The program got a boost in July from a $6,075 grant awarded by American Water, the nation’s largest publicly traded water and wastewater utility company.
The goal of the project is to engage and educate volunteers for the Arboretum’s Woodland Stewardship Training Program to help with the removal of a quarter mile of underground clay tile pipes that were interfering with natural drainage for the Crowley Marsh wetlands on the Arboretum’s East Side.
It also is designed to help educate the public, says Kurt Dreisilker, Manager of Natural Resources for The Morton Arboretum.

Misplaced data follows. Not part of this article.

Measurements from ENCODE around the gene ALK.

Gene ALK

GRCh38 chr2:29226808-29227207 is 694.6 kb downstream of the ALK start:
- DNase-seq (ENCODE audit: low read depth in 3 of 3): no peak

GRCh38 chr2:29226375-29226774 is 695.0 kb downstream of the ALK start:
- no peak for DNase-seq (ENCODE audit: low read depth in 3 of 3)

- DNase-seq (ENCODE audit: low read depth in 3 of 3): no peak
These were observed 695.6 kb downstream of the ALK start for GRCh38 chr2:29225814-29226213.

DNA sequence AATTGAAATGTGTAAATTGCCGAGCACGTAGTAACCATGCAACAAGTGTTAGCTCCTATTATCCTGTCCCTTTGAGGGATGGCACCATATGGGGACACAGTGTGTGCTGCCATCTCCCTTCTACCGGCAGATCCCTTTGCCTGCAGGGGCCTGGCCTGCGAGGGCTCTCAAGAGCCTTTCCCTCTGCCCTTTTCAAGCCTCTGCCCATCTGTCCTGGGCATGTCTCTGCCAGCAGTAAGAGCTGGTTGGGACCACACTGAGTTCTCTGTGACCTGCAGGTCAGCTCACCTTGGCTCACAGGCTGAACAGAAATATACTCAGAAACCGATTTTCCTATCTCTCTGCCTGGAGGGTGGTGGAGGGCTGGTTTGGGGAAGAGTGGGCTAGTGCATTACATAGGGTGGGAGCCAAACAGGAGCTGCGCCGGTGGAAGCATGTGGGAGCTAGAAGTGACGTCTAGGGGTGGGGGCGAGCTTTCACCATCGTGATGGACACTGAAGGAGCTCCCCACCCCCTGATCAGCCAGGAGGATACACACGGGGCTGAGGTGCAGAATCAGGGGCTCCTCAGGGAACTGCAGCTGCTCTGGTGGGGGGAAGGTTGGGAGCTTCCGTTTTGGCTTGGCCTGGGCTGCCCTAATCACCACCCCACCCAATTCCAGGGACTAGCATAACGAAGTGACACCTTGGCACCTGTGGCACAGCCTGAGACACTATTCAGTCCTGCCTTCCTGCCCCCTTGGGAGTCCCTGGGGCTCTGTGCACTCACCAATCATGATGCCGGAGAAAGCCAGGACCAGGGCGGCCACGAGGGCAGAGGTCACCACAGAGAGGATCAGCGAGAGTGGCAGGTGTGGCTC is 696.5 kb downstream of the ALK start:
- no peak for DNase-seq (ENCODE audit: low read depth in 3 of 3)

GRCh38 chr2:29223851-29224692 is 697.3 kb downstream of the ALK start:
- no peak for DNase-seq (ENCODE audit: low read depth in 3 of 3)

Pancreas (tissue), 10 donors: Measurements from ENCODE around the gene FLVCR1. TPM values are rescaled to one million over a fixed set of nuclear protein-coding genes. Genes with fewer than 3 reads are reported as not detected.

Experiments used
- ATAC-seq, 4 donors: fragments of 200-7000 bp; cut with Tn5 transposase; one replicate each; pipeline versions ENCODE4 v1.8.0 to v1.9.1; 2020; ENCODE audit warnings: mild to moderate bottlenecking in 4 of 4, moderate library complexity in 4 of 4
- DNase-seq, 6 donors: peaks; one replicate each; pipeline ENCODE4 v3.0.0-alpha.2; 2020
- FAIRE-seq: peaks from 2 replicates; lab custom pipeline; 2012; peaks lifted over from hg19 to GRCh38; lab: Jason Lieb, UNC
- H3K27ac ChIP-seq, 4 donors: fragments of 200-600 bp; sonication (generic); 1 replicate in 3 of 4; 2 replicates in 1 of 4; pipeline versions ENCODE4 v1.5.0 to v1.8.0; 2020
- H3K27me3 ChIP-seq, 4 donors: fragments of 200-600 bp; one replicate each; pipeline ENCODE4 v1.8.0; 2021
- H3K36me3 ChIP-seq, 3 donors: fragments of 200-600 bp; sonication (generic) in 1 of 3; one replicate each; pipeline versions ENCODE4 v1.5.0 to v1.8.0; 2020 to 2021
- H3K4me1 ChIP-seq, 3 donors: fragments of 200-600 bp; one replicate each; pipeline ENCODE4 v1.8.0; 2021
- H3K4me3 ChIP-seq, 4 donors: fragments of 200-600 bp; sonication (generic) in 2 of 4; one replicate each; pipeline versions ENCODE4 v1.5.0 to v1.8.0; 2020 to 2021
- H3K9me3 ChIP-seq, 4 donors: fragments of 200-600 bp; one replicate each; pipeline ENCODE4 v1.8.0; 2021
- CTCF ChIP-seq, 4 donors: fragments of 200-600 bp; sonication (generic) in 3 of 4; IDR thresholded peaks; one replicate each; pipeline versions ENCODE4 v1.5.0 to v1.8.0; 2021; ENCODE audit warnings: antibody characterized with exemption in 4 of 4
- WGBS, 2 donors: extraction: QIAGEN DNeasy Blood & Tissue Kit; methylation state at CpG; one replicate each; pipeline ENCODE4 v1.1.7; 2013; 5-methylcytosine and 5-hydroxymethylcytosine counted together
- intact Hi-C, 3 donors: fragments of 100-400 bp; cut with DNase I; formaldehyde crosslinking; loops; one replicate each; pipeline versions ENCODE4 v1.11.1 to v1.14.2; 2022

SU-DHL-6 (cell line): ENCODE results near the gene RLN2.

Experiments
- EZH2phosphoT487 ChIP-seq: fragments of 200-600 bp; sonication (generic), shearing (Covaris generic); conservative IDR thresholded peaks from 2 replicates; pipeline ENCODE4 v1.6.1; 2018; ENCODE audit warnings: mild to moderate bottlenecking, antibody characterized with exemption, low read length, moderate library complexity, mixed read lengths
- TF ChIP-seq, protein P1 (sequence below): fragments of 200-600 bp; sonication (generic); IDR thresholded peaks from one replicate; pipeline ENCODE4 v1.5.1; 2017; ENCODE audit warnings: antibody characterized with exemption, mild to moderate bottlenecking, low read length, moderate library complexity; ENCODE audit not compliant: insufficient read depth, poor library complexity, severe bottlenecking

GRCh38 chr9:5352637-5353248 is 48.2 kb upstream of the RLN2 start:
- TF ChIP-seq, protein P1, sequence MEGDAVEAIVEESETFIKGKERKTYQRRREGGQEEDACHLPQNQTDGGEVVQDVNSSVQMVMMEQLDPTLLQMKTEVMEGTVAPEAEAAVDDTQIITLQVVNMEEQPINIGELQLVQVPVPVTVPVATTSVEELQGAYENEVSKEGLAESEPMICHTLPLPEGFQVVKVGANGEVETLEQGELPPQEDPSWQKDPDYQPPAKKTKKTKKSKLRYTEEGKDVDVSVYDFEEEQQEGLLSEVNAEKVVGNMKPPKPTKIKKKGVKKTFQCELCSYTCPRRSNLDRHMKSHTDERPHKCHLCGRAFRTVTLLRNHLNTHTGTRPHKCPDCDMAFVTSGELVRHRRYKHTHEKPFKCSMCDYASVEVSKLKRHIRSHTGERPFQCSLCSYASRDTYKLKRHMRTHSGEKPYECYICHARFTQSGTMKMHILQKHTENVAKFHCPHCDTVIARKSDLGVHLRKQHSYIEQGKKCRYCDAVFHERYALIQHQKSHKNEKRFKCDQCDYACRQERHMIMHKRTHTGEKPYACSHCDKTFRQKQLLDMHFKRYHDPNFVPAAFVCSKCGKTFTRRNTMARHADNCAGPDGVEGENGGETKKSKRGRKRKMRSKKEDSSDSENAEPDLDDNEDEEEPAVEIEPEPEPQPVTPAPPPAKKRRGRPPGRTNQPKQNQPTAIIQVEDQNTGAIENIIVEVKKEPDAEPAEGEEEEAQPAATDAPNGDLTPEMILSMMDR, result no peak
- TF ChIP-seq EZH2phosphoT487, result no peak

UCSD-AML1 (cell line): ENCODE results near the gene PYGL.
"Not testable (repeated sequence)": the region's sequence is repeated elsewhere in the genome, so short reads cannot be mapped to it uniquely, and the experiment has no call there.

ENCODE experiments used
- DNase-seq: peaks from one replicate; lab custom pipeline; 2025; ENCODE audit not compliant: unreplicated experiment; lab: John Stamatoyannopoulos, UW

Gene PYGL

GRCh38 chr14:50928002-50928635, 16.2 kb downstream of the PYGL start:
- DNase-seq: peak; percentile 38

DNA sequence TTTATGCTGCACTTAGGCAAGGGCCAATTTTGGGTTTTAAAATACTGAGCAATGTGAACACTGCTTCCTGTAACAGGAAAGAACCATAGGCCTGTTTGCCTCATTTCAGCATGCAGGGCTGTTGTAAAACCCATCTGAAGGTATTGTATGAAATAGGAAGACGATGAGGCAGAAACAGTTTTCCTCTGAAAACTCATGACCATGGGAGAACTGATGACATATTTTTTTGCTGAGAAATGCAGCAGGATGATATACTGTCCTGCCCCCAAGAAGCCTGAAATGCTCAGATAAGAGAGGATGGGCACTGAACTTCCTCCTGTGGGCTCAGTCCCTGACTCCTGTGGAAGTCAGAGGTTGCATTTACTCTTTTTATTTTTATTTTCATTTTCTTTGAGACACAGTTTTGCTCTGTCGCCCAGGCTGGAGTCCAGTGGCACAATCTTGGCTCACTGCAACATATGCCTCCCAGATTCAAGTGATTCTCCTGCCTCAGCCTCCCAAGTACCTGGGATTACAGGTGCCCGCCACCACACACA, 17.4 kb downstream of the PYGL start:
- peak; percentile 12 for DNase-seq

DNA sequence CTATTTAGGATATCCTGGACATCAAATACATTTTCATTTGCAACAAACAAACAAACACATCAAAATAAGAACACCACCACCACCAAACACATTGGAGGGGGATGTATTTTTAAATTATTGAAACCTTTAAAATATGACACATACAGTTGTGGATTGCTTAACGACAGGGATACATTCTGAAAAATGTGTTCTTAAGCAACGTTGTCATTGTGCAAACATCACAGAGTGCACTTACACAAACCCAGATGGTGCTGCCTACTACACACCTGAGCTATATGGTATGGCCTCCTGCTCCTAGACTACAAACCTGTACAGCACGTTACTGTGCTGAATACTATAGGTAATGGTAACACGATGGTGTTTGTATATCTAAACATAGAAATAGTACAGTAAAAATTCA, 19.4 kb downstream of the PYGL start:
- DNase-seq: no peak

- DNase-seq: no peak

“Today, few natural areas across Illinois and the Great Lakes Region realize their potential ecological value, diversity, and long-term sustainability,” says Dreisilker. "This project helps us demonstrate how improving natural areas increases biodiversity, or the variety of organisms in a given region, and contributes to the health of the environment.”
Stakeholders in the project include the American Water Environmental Grant and Huddleston McBride Drainage Co. of St. Charles, a contractor removing drainage tiles.
Established in 2005, American Water’s Environmental Grant Program offers funds for innovative, community-based environmental projects that improve, restore or protect the watersheds, surface water and/or groundwater supplies in the communities. The Morton Arboretum grant is one of six totaling $25,766 awarded to organizations throughout the country.